Continuum modeling to resolve multiscale phenomena in bipolar membranes: From fundamental physics to application in carbon capture, utilization, and storage

Lecture / Panel
For NYU Community



Justin Bui

Ph.D. Candidate
University of California, Berkeley


Continuum modeling to resolve multiscale phenomena in bipolar membranes: From fundamental physics to application in carbon capture, utilization, and storage 

1Liquid Sunlight Alliance, Lawrence Berkeley National Laboratory, 2Department of Chemical and Biomolecular Engineering, UC Berkeley

Bipolar membranes (BPMs) enable unprecedented control of ion concentrations and fluxes in electrochemical cells for a wide range of applications. To achieve this feat, BPMs facilitate the interconversion of applied electrical energy into pH gradients by leveraging large electric fields present at the interface of two oppositely charged ion-conducting polymers (> 108 V m–1) to drive the generation of local pH gradients through field-enhanced dissociation chemistry. However, these coupled ion transport and catalytic phenomena in BPMs were previously insufficiently understood. In this talk, I will present the multi-scale physics of BPMs within an electrochemical engineering context and articulate design principles aimed at driving the development of advanced BPM devices. The chemistry, structure, and physics of BPMs are illustrated and related to the thermodynamics, transport phenomena, and chemical kinetics that dictate ionic and molecular fluxes and selectivity. Through the development of a continuum model, we resolve the coupled interactions between species in the BPM that give rise to emergent structure-property-performance relationships and yield design criteria for BPMs needed to achieve high permselectivity and voltaic efficiency. The resulting performance tradeoffs for BPMs are presented in the context of the emerging applications of BPM carbon capture, utilization, and storage, demonstrating that optimization of the physicochemical properties of the BPM and catalyst layers, along with efficient management of multi-phase phenomena (e.g., bubble formation) are key to making BPM processes energetically competitive with established thermal processes for carbon capture and conversion. By connecting the fundamental physical phenomena in BPMs to device-level performance and engineering, we aim to facilitate the development of next-generation BPM devices for sustainable chemical processes.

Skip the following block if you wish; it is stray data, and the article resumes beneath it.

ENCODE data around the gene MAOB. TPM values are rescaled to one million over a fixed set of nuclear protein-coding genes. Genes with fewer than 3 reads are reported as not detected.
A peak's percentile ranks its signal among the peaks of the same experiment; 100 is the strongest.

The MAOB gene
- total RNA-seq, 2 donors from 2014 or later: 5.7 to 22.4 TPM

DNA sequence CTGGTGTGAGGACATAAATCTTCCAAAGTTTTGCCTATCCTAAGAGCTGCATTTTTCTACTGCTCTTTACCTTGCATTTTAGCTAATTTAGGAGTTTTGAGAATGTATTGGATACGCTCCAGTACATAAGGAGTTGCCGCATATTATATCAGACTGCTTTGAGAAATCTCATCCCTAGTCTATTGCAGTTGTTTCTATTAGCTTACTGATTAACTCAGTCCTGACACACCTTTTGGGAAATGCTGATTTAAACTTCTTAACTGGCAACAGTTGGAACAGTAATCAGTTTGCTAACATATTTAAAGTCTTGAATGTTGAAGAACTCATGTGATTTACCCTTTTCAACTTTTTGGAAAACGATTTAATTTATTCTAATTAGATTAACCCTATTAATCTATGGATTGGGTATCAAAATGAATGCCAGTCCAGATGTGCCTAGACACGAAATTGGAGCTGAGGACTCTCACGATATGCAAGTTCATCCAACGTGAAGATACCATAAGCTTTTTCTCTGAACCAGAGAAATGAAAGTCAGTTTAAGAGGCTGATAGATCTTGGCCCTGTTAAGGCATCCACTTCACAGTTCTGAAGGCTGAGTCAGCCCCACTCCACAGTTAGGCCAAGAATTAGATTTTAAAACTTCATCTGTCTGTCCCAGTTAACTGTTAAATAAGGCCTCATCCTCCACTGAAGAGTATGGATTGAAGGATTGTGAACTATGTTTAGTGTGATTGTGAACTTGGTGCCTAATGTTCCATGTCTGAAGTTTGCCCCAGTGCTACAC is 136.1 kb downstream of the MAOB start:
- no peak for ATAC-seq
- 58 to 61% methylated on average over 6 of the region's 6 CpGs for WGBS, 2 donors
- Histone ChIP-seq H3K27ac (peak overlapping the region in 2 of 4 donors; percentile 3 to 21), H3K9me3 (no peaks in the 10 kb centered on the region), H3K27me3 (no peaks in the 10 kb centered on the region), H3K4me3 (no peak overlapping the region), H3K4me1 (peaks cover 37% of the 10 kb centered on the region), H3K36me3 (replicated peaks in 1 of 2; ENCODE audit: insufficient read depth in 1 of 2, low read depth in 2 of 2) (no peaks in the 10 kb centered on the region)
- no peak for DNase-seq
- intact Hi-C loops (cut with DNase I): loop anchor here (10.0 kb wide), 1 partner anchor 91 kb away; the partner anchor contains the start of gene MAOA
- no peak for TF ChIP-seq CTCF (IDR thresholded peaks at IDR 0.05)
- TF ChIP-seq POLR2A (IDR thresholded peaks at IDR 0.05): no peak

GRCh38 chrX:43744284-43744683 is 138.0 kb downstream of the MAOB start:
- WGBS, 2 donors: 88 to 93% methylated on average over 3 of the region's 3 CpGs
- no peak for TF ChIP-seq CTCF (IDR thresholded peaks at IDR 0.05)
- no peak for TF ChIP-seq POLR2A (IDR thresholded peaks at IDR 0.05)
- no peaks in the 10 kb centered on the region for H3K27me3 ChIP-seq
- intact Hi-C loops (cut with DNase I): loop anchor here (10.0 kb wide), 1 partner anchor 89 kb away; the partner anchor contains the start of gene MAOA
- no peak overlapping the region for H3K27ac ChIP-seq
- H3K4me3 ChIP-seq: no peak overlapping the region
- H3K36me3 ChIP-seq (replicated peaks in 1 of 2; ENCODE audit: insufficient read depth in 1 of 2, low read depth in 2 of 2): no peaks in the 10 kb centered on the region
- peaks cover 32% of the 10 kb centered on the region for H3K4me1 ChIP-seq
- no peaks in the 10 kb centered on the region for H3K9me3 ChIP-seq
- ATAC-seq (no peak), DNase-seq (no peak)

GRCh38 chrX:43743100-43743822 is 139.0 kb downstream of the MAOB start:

overview of multiscale physics of bipolar membranes


Justin C. Bui is a Ph.D. candidate at UC Berkeley and the Lawrence Berkeley National Laboratory, where he is a researcher within the Liquid Sunlight Alliance DOE Hub. Justin earned his B.S. in Chemical Engineering from Columbia University, working with Prof. Daniel Esposito to fabricate membraneless electrolyzers for sustainable hydrogen production from seawater. As a Ph. D. candidate at Berkeley, Justin’s research with Prof. Alexis Bell and Dr. Adam Weber focused on the use of continuum-level theory to understand the impact of transport and catalysis in bipolar ion-conducting polymer membranes, as well as to elucidate the influence of the catalytic microenvironment on the activity and selectivity of carbon dioxide (CO2) electroreduction to value-added chemical products. Throughout his Ph.D., Justin worked closely with experimentalists to drastically advance the development of carbon capture and conversion devices. Justin is also the recipient of the prestigious NSF and NDSEG research fellowships. Beyond his scientific activities, Justin has also developed inclusive, experiential curricula to introduce K-12 students to electrochemistry. He will soon start as a postdoctoral scholar at Caltech, working with Prof. Karthish Manthiram to develop electrochemical reactors capable of oxidatively activating nitrogen to make plastics and fertilizer precursors directly from air.